Cultural artifact: The Venus Figurines.

Create a speech discussing the cultural artifact: The Venus Figurines.
Provide an analysis of the cultural artifact using public identity as a critical lens. Your goal in this speech is to explain to your audience the basis for your critical judgment about the artifact. The body of the speech should back up your claim about the persuasiveness of the artifact. Divided into 3 points:

Point 1: Context. Describe the artifact, how it came into being historically and/or culturally. Some may find it easy to fit this in the intro for well known objects, but others may need to spend a main point on it.

Point 2: Answer the question one of the following questions (How does the artifact create/reinforce/undermine a community’s beliefs/understanding of gender roles, identity, or sexual orientation?) or (How does the artifact create/reinforce/undermine a community’s social, economic, &/or power structures?)

Point 3: Evaluate. What were the consequences or (potential) impact of the object? Were the purposes of the object fulfilled or contradicted by its persuasive stance? Were the principles behind it valid or good?

Your analysis should focus on claims made by the artifact on the audience in terms of the issue of public identity (race/gender/orientation, citizenship, or public memory). Additionally, your speech should inform us about the context of the artifact by presenting sufficient historical and cultural background for the audience in class. Ultimately, you should be presenting a clear and thoughtful argument about the object as something that can be understood as a material instance of rhetoric. This argument should not be limited to whether the object was merely aesthetic, functional, or in conversation with community standards, but should judge it according to the criteria of how it—intentionally or not—persuades someone to think, to act, or to believe in specific ways. Were the purposes of the object (assuming it had an intended purpose) fulfilled by its persuasive stance or contradicted? What were the consequences or potential impact of the artifact? Were the principles behind it valid?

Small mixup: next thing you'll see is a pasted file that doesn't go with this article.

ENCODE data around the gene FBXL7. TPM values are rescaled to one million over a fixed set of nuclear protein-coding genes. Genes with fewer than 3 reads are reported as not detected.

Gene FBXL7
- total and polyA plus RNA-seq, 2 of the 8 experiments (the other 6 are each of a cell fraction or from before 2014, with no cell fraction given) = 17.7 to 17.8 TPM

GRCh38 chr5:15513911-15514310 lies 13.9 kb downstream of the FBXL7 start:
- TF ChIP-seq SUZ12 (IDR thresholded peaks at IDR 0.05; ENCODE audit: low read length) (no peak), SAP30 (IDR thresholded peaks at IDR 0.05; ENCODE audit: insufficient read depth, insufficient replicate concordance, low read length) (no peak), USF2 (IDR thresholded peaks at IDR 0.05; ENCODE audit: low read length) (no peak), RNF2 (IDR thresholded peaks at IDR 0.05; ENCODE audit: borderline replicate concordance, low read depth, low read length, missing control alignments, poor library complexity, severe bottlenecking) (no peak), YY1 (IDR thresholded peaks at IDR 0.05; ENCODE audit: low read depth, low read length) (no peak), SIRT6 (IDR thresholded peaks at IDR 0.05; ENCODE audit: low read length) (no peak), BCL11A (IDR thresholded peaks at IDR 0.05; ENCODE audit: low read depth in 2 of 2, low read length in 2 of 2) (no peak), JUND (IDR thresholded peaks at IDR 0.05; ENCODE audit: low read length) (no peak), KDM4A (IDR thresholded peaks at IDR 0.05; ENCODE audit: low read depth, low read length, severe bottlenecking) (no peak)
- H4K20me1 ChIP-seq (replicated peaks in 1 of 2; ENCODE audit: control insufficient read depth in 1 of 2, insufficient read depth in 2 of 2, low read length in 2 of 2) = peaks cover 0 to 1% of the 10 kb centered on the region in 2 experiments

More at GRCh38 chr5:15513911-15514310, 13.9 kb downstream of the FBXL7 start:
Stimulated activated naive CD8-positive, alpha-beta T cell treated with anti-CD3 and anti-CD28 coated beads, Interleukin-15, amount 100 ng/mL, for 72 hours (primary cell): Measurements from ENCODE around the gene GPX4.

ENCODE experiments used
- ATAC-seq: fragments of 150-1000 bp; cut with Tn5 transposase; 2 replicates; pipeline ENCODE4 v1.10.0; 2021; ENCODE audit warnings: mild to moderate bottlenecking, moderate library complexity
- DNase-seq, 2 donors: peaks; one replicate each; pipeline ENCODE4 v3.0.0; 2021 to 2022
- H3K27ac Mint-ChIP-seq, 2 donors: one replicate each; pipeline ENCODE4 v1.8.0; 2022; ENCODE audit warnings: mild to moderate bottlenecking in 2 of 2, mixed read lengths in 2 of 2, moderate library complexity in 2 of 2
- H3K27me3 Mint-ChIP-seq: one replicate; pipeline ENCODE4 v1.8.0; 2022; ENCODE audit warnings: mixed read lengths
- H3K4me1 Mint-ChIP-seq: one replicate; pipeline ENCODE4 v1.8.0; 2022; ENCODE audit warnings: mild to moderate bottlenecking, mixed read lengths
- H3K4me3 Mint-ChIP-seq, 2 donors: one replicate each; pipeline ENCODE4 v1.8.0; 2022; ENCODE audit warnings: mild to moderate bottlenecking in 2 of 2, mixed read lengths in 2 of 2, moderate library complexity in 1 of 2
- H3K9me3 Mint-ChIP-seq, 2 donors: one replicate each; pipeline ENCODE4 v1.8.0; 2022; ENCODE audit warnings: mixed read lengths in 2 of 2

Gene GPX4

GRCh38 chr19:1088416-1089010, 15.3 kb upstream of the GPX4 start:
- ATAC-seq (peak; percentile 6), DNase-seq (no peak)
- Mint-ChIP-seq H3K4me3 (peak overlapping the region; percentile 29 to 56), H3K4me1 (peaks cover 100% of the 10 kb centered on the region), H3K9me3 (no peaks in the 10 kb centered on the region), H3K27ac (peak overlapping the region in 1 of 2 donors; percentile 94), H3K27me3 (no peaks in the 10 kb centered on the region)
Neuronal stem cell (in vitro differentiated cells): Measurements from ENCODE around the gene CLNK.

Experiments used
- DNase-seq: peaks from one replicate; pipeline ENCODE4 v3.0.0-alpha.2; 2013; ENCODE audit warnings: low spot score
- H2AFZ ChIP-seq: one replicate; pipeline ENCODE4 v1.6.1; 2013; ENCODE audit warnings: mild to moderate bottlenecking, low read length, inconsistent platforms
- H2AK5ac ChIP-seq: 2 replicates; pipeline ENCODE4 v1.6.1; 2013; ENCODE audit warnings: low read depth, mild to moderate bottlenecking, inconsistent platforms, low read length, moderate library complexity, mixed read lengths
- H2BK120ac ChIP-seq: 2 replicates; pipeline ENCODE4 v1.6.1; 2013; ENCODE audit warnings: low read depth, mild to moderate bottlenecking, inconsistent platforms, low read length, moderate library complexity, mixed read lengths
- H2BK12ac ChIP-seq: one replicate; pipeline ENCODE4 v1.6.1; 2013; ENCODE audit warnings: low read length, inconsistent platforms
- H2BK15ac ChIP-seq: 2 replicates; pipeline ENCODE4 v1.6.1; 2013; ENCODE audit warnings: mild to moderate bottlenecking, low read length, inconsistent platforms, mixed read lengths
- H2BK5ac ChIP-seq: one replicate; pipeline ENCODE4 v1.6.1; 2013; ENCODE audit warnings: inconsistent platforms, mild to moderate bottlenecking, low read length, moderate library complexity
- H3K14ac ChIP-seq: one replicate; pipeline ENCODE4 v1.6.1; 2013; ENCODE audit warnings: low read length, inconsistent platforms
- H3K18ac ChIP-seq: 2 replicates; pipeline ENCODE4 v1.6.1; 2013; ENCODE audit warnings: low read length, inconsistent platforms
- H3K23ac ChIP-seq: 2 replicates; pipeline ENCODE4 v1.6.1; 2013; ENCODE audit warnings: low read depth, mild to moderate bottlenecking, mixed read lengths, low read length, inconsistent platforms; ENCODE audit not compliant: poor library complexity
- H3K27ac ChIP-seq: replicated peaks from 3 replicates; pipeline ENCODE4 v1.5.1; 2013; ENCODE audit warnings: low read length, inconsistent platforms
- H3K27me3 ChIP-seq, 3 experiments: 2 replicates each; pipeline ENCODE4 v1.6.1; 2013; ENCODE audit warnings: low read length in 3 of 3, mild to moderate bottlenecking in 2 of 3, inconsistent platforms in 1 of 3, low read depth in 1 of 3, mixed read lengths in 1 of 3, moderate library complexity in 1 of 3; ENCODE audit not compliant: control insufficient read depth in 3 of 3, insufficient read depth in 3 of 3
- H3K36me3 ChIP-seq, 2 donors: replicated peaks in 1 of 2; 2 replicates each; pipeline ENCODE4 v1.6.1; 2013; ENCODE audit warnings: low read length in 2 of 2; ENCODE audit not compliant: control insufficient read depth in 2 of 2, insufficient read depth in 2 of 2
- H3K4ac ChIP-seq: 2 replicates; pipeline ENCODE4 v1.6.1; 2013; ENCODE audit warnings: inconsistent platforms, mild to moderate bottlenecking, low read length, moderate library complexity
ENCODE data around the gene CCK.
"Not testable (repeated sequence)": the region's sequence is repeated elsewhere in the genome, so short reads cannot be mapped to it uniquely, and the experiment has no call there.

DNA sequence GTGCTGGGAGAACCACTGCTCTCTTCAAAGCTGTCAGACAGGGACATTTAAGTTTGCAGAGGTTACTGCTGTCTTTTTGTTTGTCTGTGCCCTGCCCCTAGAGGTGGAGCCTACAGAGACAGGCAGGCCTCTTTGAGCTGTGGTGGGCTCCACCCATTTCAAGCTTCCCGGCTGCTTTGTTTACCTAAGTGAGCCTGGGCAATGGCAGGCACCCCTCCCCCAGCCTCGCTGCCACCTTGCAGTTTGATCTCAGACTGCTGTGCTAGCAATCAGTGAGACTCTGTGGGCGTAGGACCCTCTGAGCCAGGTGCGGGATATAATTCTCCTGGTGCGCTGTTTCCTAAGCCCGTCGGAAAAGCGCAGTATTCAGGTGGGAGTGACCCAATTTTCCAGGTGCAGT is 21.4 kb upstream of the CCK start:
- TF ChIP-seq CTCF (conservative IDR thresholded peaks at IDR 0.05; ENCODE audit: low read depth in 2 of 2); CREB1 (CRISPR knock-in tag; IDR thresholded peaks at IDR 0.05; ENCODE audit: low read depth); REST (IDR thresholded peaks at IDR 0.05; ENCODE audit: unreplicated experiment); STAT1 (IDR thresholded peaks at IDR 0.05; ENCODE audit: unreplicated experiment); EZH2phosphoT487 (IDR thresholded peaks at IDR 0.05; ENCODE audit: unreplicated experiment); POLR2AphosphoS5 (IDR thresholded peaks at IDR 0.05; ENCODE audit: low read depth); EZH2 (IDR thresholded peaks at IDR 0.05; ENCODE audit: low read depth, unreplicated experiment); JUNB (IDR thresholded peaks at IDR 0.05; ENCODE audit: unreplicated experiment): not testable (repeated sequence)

Keep in mind Logos. Logos is one of the rhetorical proofs that lead to judgment by the audience. Logos is based on evidence and reasoning, language, and structure. Your analysis, given in a speech, will demonstrate how you use criticism as a form of civic engagement. What you believe to be the persuasive dimensions of the cultural artifact will demonstrate that you know how to be a critic involved in public life, that you know how to do criticism that is engaged in civic matters, and that this functions in ways that are important for the good of the public.

Provide support for your speech by drawing on what others say about the artifact or about artifacts like it: include a minimum of six published sources cited in the speech. . Four of the six sources must be scholarly (edited, peer-reviewed) publications.

Sample Solution